ZoneCurrent AnomaliesProjected Anomalies
    Nationwide, but particularly in urban areas
    • Though most public and private sectors have reopened, many workers remain jobless and have lower access to food.

    • Rubavu and Rusizi districts are currently in lockdown following a rise in confirmed COVID-19 cases. As rural areas that rely heavily on own production, above-average food stocks are maintaining Minimal (IPC Phase 1) outcomes. 

    • Economic activity, particularly in the tourism and hospitality industries, is expected to be significantly below-average through January 2021.

    • Rubavu and Rusizi will remain on lockdown until at least mid-July. Minimal (IPC Phase 1) outcomes are anticipated due to above-average household food reserves. If the lockdown remains through September, food security will deteriorate quickly driving Crisis (IPC Phase 3) outcomes as food stocks diminish.




    The initial relaxation of the lockdown on June 1 has led to a daily average of 18 confirmed COVID-19 cases. With increased testing (>4,000 tests per day) and contact tracing capacity, the government further relaxed the lockdown on June 16, permitting domestic and international tourism for visitors traveling on charter flights, along with the reopening of hotels and conference facilities.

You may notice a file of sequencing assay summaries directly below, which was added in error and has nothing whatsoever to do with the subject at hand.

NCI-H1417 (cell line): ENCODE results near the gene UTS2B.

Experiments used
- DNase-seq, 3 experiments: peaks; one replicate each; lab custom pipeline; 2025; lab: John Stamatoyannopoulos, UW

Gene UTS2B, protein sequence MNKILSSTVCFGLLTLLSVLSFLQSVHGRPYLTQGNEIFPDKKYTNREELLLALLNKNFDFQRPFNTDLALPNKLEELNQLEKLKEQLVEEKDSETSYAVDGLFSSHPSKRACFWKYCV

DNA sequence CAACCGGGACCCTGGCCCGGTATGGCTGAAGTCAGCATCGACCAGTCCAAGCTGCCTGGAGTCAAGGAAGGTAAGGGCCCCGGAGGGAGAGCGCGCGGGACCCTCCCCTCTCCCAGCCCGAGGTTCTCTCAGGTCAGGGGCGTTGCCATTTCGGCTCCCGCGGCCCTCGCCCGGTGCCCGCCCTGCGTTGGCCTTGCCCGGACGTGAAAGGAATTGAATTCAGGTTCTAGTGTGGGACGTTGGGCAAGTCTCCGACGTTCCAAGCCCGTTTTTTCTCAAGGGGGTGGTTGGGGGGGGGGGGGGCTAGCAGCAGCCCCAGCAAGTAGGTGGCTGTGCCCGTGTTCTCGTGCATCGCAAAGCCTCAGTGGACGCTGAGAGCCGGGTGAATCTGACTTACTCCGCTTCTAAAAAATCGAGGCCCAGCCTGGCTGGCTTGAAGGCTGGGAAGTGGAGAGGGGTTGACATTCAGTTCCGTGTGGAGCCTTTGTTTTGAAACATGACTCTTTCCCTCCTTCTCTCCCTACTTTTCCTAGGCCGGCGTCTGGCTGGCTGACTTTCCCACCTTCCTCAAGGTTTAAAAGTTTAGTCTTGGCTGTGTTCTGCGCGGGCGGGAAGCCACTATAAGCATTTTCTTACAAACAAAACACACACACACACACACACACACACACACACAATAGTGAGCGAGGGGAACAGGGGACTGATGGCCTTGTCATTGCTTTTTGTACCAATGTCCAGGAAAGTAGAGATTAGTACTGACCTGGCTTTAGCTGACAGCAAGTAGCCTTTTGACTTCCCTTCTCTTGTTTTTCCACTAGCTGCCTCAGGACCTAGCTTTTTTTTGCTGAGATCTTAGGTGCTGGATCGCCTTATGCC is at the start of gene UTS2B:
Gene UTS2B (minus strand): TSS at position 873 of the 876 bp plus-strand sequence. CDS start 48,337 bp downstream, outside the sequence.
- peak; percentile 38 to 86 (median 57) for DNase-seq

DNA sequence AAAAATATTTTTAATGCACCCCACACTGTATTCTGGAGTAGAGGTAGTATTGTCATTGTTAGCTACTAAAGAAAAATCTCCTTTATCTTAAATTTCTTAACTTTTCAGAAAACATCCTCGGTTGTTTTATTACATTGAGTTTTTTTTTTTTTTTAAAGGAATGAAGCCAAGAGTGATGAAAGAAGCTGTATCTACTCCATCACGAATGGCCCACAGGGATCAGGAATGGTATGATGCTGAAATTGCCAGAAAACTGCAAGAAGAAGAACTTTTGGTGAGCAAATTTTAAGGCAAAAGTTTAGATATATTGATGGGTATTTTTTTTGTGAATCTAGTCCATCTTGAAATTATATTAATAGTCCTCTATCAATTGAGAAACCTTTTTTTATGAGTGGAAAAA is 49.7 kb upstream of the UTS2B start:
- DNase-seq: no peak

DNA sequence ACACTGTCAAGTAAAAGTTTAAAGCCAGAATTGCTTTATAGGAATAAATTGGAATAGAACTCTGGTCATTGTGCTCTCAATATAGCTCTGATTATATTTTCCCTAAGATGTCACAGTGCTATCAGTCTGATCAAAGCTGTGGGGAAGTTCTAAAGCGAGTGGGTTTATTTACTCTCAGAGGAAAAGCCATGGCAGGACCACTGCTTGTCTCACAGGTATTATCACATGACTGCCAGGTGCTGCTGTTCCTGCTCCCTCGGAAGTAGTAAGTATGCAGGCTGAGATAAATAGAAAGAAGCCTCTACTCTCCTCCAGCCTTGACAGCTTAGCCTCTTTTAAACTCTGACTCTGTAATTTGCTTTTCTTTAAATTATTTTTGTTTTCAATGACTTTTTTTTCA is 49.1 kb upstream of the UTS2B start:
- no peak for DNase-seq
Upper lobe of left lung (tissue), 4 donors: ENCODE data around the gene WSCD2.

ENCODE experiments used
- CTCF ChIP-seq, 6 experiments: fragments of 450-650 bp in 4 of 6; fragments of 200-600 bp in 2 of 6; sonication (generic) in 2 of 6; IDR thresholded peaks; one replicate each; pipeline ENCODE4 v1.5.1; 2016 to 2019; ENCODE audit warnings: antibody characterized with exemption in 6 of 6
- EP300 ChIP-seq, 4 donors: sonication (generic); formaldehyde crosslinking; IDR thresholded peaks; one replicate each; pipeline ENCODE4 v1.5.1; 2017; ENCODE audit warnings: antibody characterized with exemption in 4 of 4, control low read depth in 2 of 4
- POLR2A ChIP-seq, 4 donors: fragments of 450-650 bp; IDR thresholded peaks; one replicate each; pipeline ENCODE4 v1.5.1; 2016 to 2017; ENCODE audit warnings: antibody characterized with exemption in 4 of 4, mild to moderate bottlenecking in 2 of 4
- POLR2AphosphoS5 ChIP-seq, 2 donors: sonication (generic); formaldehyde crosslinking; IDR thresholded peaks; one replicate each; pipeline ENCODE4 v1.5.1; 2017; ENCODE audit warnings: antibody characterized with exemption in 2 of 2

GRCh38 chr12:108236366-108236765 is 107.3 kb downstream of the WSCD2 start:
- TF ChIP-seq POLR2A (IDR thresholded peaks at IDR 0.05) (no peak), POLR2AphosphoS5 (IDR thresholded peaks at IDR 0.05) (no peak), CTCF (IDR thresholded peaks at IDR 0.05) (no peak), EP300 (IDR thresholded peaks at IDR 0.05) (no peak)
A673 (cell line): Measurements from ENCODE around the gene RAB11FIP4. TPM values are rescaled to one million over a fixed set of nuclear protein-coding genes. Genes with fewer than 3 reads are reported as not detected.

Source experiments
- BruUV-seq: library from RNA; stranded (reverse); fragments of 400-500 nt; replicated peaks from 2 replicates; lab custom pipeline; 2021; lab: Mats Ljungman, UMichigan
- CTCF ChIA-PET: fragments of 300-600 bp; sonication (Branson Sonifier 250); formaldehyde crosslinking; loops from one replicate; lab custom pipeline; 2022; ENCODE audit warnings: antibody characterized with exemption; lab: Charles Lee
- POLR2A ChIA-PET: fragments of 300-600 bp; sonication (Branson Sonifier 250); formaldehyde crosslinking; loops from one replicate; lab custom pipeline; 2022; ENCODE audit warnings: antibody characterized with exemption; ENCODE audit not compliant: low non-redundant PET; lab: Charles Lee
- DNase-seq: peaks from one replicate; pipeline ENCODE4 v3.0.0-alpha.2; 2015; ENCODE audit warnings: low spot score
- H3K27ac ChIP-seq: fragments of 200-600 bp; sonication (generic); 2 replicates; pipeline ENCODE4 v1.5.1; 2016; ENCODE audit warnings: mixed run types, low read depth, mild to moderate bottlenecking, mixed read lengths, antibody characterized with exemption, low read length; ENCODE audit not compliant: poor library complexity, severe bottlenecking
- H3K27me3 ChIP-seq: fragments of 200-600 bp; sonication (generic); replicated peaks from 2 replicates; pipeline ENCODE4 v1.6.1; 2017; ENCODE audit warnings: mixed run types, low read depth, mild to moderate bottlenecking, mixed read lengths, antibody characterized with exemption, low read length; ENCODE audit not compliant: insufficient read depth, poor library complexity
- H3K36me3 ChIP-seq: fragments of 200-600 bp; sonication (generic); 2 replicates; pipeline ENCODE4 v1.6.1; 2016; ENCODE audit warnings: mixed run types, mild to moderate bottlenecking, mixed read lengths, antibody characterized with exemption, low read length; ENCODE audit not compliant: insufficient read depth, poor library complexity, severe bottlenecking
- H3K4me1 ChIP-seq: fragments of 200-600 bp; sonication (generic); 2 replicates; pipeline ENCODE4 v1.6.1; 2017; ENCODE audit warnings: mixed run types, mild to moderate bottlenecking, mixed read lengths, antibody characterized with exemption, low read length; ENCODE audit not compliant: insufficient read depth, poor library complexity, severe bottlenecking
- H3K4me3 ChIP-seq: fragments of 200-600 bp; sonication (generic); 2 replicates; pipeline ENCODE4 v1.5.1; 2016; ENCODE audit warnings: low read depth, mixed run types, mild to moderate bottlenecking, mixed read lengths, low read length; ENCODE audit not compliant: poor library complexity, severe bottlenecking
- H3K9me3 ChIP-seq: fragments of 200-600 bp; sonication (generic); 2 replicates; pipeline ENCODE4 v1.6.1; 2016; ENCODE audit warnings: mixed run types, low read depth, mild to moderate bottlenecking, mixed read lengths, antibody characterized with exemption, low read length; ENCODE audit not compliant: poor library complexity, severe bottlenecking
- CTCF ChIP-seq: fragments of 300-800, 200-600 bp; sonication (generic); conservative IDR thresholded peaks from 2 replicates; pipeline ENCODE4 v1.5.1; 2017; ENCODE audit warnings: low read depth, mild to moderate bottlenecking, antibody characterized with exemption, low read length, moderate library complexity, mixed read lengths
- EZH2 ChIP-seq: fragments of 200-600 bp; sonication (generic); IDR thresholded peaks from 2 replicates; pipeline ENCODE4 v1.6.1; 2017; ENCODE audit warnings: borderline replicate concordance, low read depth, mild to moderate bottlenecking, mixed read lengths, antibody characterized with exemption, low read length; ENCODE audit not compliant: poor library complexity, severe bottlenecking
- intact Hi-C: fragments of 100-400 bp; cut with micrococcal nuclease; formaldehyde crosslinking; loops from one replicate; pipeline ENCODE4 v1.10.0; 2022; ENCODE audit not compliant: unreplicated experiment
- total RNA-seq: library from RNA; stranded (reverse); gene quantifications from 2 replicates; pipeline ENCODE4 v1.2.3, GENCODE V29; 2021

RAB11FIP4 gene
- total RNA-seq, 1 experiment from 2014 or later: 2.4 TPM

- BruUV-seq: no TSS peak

Kigali is no longer the COVID-19 hotspot as most new positive cases are from Rusizi and Rubavu District in the Western Province. On June 16, transport to and from Rusizi and Rubavu was not permitted due to community transmission and increasing COVID-19 cases. The government will reassess COVID-19 prevention measures every 15 days and modify prevention measures as needed. On June 28, Rusizi, Rubavu, Kigali, and Kirehe recorded eight, seven, six, and one confirmed case of COVD-19, respectively. It is likely that the lockdown of Rusizi and Rubavu will remain in place until at least mid-July. Although rural households in Rusizi and Rubavu have temporarily lost trade opportunities and labor incomes due to domestic travel restrictions and the border closure with the DRC; household food stocks are expected to remain average to above-average following the favorable Season 2020 A, and upcoming Season 2020 B harvests driving Minimal (IPC Phase 2) outcomes with some households experiencing Stressed (IPC Phase 2) outcomes. If the lockdown continues in Rusizi and Rubavu through September, which is unlikely, household food reserves will likely be very low, and food security is expected to deteriorate quickly driving Crisis (IPC Phase 3) outcomes from October to December without assistance.